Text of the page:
Pere Marquette 1225 is a 2-8-4 (Berkshire) steam locomotive built for Pere Marquette Railway (PM) by Lima Locomotive Works in Lima, Ohio.

No. 1225 is one of two surviving Pere Marquette 2-8-4 locomotives.

(Grp24 at en.wikipedia, CC BY-SA 3.0 <https://creativecommons.org/licenses/by-sa/3.0>, via Wikimedia Commons, cropped)

 

PERE MARQUETTE RAILWAY

The Pere Marquette Railway (reporting mark PM) operated in the Great Lakes region of the United States and southern parts of Ontario in Canada. It had trackage in the states of Michigan, Ohio, Indiana and the Canadian province of Ontario. Its primary connections included Buffalo; Toledo; and Chicago. The company was named after Père (French for Father) Jacques Marquette S.J. (1637–1675), a French Jesuit missionary who founded Michigan's first European settlement, Sault Ste Marie.

 

Postcard map of the areas served by the Pere Marquette Railway in 1925.

(Pere Marquette Railway, Public domain, via Wikimedia Commons)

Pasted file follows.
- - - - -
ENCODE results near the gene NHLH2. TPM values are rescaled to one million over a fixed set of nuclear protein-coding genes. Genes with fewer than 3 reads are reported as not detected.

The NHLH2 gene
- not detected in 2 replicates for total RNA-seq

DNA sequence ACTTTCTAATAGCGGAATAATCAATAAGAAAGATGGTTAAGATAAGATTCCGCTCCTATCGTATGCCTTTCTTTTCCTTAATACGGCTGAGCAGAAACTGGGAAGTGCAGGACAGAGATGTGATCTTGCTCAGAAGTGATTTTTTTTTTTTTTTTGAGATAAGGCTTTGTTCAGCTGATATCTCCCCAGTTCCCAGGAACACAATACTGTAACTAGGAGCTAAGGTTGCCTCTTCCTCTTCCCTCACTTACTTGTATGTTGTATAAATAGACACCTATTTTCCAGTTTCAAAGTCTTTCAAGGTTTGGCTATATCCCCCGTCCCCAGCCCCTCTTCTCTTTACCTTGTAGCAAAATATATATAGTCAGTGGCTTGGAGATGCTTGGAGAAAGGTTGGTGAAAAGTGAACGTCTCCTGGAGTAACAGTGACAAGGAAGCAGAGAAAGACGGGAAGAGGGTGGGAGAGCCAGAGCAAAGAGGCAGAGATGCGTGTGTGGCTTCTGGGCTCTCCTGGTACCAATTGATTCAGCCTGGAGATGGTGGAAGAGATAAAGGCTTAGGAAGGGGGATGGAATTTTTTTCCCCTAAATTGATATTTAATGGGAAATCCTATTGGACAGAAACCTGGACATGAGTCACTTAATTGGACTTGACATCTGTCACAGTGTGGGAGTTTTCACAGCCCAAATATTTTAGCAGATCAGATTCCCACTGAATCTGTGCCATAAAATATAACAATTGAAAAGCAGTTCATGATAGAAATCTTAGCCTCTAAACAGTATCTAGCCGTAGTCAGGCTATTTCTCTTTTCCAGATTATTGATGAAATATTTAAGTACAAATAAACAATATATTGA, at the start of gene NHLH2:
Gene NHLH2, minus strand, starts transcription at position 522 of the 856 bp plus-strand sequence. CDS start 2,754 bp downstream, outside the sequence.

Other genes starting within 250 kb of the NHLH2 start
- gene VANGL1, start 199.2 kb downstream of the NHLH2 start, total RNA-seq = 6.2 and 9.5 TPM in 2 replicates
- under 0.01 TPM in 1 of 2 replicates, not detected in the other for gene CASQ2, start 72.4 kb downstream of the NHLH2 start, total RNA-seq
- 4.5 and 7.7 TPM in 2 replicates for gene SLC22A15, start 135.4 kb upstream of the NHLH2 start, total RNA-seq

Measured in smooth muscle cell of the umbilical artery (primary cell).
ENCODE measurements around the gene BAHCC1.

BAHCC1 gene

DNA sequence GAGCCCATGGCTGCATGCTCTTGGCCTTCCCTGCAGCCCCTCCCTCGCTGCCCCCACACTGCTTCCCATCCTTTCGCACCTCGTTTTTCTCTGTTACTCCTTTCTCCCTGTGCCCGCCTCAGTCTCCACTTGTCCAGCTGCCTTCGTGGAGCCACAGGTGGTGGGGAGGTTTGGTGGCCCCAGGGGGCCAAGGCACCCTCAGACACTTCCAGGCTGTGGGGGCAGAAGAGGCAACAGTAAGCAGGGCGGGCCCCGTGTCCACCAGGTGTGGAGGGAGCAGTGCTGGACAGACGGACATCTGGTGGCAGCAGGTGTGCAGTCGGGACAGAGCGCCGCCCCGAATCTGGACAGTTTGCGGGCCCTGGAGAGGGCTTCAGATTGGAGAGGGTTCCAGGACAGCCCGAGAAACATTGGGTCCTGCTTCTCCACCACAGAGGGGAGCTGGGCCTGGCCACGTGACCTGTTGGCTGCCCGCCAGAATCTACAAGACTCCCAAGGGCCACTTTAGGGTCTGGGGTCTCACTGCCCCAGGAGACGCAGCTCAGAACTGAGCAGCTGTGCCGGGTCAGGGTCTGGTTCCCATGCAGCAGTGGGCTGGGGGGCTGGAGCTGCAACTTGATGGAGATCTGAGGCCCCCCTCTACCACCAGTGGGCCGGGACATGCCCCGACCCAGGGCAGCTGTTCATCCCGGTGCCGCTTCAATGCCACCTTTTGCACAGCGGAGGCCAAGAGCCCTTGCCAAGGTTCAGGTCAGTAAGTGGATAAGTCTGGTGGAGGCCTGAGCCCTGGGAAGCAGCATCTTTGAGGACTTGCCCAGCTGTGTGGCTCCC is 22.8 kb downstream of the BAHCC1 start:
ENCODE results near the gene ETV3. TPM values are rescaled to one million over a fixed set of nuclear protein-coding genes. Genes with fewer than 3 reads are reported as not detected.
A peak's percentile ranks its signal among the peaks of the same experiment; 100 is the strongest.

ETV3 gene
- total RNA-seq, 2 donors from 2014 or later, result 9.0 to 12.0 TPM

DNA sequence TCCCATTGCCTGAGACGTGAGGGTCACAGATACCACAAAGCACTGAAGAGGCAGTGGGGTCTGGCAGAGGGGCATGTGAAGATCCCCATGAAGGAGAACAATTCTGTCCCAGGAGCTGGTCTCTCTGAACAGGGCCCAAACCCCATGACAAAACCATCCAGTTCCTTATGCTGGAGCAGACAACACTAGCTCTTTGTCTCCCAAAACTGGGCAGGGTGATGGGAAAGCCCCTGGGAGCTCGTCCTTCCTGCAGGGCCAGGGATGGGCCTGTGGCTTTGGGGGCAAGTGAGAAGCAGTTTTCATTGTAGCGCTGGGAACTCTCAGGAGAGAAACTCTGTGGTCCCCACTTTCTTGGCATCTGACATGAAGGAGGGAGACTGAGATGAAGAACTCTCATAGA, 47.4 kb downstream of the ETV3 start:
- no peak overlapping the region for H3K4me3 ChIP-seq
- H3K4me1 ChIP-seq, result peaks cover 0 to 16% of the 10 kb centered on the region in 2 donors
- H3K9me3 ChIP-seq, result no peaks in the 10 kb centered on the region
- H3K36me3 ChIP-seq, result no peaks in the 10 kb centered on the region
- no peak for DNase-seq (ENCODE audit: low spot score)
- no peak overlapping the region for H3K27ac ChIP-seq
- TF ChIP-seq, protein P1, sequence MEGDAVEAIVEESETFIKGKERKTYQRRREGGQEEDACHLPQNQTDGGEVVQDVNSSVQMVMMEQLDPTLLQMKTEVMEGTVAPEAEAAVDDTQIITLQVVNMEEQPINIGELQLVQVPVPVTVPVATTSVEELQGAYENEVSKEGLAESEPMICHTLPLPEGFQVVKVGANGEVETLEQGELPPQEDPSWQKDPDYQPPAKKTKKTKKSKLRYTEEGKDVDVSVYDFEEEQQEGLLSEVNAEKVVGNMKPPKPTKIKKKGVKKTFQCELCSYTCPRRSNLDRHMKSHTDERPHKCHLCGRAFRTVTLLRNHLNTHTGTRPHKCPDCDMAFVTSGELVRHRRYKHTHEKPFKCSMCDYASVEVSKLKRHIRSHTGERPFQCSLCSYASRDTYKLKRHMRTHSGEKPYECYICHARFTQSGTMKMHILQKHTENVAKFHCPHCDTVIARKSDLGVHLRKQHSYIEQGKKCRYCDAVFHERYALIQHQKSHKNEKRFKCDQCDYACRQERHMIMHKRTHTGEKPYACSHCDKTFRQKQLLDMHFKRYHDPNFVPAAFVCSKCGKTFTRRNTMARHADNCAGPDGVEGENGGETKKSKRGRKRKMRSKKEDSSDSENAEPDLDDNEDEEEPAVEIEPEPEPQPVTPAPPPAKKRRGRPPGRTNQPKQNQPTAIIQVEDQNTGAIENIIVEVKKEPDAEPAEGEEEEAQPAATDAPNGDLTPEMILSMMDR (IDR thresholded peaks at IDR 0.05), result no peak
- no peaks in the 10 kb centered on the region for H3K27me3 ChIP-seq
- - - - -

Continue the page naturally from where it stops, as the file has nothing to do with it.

History

The Pere Marquette Railroad was incorporated on November 1, 1899, in anticipation of a merger of three Michigan-based railroad companies that had been agreed upon by all parties. It began operations on January 1, 1900, absorbing the following companies:

  • Flint & Pere Marquette Railroad (F&PM)
  • Detroit, Grand Rapids & Western Railroad (DGR&W)
  • Chicago & West Michigan Railway (C&WM)

The company was reincorporated on March 12, 1917, as the Pere Marquette Railway. In the 1920s the Pere Marquette came under the control of Cleveland financiers Oris and Mantis Van Sweringen. These brothers also controlled the New York, Chicago & St. Louis Railroad (Nickel Plate), the Erie Railroad and the Chesapeake & Ohio Railway, and planned to merge the four companies. However, the ICC did not approve the merger and the Van Sweringens eventually sold their interest in the Pere Marquette to the C&O in 1929. The company continued to operate separately as the Pere Marquette Railway until being fully merged into the C&O on June 6, 1947. Forty years later, the C&O was absorbed into CSX Transportation.